Phillips: I’m sorry. I don’t mean to laugh. Well, yes, I do, I guess. I heard that rhetoric before and it’s just one of those things, it’s got to be like water off a duck’s back. Time for lies to be not accepted anymore. I don’t accept their “I’m just chanting a school chant.”

But again the video contradicts Phillips. They’re clearly and plainly chanting about their school. If you have eyes and ears you can see it and hear it.

I’ve been to dozens of high school football and basketball games. In the South at least, this is what student bodies do. They chant. They jump around. They get loud. And if they’re being taunted by racists, it actually seems like a constructive response to hate speech. Don’t engage, have fun. But then came Nathan Phillips, he walked into their midst, he sang words they didn’t understand, and then he spewed falsehoods in the national media. Why are so many progressives taking his word as true? Because he’s telling the story they want to hear, not because he’s telling the truth.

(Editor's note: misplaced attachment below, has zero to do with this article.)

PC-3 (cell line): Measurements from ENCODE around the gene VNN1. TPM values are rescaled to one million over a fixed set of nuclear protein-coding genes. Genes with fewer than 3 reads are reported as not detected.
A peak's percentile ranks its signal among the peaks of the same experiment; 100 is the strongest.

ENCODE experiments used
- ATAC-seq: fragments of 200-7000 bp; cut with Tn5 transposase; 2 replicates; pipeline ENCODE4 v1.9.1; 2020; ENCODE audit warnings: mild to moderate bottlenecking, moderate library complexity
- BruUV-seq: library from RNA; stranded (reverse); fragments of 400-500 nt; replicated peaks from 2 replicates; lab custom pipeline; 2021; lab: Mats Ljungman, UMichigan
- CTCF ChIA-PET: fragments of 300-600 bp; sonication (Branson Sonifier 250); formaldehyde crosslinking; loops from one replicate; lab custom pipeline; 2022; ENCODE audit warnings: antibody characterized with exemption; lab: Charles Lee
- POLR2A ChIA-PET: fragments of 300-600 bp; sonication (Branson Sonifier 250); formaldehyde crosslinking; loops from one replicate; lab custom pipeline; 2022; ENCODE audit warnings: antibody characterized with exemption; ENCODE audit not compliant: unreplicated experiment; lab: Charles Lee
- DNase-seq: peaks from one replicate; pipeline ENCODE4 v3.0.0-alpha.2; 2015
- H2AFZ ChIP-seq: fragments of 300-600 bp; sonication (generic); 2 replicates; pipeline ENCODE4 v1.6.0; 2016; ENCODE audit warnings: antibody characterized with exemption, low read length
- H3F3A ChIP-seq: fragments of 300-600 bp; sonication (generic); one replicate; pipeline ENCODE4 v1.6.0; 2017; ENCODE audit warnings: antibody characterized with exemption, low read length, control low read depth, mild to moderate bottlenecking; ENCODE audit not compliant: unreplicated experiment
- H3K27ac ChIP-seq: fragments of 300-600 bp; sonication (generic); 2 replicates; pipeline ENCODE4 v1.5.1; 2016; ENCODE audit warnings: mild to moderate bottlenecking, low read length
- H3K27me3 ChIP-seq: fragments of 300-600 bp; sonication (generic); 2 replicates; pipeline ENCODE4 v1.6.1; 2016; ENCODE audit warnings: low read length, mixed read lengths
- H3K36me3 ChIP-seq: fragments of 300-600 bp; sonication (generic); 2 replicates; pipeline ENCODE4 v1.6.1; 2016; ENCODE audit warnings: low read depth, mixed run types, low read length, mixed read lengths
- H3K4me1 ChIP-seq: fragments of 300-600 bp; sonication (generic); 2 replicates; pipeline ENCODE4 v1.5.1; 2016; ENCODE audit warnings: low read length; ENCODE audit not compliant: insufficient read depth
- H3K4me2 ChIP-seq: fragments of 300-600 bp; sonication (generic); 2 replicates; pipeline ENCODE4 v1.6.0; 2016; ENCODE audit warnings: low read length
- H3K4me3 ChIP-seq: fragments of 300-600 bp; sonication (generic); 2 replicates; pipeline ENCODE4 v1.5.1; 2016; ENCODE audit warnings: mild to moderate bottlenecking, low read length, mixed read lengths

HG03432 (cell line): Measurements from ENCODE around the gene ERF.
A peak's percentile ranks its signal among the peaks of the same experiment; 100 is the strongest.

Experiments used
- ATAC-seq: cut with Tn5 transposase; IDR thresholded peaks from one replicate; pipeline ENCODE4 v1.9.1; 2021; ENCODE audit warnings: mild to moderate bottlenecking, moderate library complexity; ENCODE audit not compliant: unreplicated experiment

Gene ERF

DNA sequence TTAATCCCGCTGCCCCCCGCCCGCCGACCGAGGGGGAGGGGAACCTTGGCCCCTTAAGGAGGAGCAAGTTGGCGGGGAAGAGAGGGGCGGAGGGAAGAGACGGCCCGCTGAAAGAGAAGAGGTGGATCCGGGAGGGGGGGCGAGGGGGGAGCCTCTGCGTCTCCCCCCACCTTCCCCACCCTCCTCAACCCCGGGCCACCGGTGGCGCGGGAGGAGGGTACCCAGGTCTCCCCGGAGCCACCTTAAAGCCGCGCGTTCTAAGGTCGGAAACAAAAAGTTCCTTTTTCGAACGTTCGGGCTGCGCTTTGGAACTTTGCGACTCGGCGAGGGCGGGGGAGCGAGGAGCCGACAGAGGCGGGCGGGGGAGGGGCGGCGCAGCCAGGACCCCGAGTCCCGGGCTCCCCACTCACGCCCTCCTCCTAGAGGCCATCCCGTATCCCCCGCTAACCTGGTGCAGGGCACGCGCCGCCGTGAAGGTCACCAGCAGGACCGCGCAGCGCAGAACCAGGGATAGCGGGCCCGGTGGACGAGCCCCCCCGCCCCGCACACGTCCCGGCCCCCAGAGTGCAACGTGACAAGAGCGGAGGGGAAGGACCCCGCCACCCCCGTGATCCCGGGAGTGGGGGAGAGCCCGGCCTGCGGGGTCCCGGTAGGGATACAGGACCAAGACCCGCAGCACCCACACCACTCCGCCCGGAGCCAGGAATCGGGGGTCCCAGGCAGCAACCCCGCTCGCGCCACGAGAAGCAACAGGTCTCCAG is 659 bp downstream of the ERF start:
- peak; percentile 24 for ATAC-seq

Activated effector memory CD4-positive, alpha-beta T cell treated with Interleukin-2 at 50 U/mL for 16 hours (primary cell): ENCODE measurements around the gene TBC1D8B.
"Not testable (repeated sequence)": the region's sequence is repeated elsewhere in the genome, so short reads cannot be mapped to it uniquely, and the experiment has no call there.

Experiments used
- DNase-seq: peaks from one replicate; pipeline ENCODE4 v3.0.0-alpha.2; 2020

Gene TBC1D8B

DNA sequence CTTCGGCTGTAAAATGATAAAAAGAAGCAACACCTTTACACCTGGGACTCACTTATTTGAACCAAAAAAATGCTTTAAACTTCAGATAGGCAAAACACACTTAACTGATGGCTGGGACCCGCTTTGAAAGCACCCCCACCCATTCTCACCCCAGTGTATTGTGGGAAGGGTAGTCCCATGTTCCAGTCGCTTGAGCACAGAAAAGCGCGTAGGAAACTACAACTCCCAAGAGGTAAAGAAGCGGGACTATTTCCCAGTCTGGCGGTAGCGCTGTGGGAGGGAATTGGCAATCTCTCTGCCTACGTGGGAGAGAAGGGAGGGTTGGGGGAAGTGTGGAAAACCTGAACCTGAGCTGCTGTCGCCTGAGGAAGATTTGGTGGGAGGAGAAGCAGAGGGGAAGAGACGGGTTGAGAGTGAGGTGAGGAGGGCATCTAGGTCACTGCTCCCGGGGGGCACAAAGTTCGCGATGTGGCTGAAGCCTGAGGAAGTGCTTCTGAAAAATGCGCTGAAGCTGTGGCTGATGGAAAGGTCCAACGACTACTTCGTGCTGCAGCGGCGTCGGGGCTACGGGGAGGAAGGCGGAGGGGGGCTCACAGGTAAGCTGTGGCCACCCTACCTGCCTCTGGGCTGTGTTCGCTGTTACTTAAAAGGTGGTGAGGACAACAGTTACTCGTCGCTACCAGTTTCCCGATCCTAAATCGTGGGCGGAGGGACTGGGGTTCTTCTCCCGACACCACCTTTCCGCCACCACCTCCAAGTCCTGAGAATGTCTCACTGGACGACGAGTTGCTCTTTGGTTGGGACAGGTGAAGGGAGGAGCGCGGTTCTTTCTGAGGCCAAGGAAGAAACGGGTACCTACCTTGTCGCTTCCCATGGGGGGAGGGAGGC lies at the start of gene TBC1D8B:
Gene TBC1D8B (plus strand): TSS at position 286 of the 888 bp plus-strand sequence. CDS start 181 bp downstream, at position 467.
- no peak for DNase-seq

David French is a senior writer for National Review, a senior fellow at the National Review Institute, and a veteran of Operation Iraqi Freedom.